Emergency Room for Stroke Care

A stroke is a medical emergency. Get help without the wait – no appointment needed.

If you suspect you or someone you know is having a stroke, visit the Surepoint ER near you for immediate medical attention. During a stroke, every second counts. Our doctors and nurses understand how important timely treatment is, so we are open 24/7 to provide stroke care. If you or someone you know experiences sudden trouble speaking and understanding language, numbness or paralysis in the face, arms, or legs, vision problems, or other stroke symptoms, seek medical attention immediately.

selective focus of brain model with colored parts

What Is A Stroke?

A stroke happens when blood flow to part of the brain is reduced or cut off, depriving the brain tissue of oxygen and nutrients. When the brain doesn’t get the oxygen and nutrients it needs, brain cells can deteriorate quickly, which can lead to brain damage, disability, or even death if the stroke is not treated fast enough.

There are two types of stroke. An ischemic stroke occurs when blood flow to the brain is restricted or blocked. This is the most common type of stroke, making up just under 90% of all strokes. The other 10% of strokes are called hemorrhagic strokes. This type of stroke happens when a blood vessel in the brain leaks or bursts, leading to bleeding in or around the brain.

Either type of stroke is a major medical emergency that requires swift treatment to minimize the damage to the brain. Recognizing symptoms early and getting treatment as soon as possible is vital. It could even be life saving.

Surepoint is Open 24/7 Near You!

If you think you or someone you know is experiencing a stroke, don’t wait! Get right to the Surepoint ER nearest you. We are open 24-7, no appointment needed.

What Causes a Stroke?

An ischemic stroke is caused when blood flow to the brain is somehow restricted or blocked. These restrictions or blockages are commonly caused by fatty deposits called plaque that build up on the walls of blood vessels (this is called “atherosclerosis”), or by blood clots.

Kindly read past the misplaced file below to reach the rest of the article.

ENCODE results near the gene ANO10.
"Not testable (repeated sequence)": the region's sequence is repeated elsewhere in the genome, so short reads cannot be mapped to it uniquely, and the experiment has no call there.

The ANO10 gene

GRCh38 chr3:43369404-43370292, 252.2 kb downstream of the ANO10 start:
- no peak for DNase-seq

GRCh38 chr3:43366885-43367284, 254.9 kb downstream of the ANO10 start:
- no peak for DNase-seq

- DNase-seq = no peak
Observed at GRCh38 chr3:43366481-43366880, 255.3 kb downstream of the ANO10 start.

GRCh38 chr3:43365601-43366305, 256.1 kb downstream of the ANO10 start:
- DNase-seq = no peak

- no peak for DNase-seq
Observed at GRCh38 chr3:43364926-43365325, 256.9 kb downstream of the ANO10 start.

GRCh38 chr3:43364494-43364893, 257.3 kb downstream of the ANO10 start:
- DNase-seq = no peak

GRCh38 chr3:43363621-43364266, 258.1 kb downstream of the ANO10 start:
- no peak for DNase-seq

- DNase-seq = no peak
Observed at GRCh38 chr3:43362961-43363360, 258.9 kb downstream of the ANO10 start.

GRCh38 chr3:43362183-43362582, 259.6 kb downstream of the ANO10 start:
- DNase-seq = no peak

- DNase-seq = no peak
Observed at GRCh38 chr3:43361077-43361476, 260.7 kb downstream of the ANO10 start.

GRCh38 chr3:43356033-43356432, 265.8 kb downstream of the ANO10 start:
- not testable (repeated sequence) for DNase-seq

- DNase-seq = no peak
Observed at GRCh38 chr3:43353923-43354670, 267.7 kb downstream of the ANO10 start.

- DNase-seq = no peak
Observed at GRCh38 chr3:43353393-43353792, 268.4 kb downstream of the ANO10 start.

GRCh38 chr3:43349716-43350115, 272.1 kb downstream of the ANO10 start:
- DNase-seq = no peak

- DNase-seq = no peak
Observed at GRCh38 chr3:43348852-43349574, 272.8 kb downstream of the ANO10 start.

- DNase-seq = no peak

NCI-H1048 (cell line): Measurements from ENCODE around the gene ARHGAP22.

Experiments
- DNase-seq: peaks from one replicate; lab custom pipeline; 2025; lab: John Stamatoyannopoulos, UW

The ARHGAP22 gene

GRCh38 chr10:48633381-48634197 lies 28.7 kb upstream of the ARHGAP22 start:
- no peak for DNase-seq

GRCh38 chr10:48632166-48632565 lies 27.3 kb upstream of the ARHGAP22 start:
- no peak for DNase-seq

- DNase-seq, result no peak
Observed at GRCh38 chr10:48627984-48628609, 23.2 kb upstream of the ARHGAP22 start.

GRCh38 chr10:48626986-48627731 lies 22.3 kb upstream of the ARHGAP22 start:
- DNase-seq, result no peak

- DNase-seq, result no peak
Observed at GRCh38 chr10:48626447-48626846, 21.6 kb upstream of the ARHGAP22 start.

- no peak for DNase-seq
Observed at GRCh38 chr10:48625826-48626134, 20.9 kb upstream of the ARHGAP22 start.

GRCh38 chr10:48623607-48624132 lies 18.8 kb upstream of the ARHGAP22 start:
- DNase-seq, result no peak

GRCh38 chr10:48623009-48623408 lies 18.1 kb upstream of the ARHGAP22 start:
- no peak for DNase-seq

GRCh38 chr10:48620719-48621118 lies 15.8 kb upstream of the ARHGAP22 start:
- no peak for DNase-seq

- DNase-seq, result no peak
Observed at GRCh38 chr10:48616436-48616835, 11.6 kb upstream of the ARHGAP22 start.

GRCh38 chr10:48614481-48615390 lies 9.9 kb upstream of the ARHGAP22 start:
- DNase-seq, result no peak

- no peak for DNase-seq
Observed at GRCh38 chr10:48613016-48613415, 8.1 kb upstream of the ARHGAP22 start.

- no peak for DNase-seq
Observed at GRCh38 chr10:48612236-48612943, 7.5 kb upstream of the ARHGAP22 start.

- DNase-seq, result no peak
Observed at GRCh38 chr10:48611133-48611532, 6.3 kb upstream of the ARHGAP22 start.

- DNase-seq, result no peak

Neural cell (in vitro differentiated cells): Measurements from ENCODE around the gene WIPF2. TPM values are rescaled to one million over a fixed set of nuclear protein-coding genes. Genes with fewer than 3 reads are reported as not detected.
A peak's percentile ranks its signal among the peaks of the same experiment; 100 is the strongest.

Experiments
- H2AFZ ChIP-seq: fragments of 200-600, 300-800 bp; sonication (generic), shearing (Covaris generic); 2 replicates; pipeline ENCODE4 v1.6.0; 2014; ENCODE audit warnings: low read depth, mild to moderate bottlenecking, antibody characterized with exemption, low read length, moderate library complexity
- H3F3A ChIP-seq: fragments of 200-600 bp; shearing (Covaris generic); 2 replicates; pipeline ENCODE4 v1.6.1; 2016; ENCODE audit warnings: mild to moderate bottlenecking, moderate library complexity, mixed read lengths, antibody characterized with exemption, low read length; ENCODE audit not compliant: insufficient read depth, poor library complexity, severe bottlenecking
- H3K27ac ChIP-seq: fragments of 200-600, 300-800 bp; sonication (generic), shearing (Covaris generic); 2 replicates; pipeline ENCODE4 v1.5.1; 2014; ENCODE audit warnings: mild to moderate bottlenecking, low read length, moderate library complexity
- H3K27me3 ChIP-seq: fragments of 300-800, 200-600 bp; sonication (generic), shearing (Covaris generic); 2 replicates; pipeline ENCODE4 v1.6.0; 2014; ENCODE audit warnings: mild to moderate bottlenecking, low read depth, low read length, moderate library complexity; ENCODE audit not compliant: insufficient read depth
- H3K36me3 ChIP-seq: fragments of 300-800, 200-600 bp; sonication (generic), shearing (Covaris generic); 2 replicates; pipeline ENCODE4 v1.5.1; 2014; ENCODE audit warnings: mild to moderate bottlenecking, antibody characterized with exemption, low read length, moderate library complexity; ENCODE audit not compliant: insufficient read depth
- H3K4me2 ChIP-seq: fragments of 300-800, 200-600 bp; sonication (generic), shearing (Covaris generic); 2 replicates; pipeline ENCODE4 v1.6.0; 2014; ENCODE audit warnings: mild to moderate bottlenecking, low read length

Common risk factors for atherosclerosis that can lead to a stroke include high blood pressure, high cholesterol and triglycerides, and diabetes. Unhealthy diet, sedentary lifestyle, and smoking can cause or worsen these risk factors. If you have a family history of atherosclerosis or if you are a man over the age of 45 or a woman over the age of 55, you could be at increased risk.

Atherosclerosis is also one of the factors that can lead to blood clots that cause stroke. These clots can also form because of irregular heart beat, heart defects, infections that reach the bloodstream, and other blood clotting disorders. Blood clots can originate in the brain (this is called “thrombosis”), or they can travel to the brain from somewhere else in the body (this is called an “embolism”).

A hemorrhagic stroke occurs when a blood vessel in the brain ruptures or forms a leak. Risk factors for hemorrhagic stroke include uncontrolled high blood pressure, aneurysms, head trauma, weakness in blood vessel walls caused by protein deposits, brain tumors, overuse of blood-thinning medications, ischemic stroke that causes bleeding in the brain, and other conditions that weaken the blood vessels in the brain.

What Are the Signs and Symptoms of Stroke?

closeup of brain mri scan result

If you notice any of the following symptoms of stroke, you should get to the closest emergency medical facility right away.

The symptoms of stroke you should be aware of include:

  • Sudden trouble with speaking and understanding what other people are saying
  • Sudden numbness, weakness, or paralysis of the arms, legs, or face, often only affecting one side of the body
  • A sudden, severe headache, sometimes accompanied by vomiting, dizziness, or loss of consciousness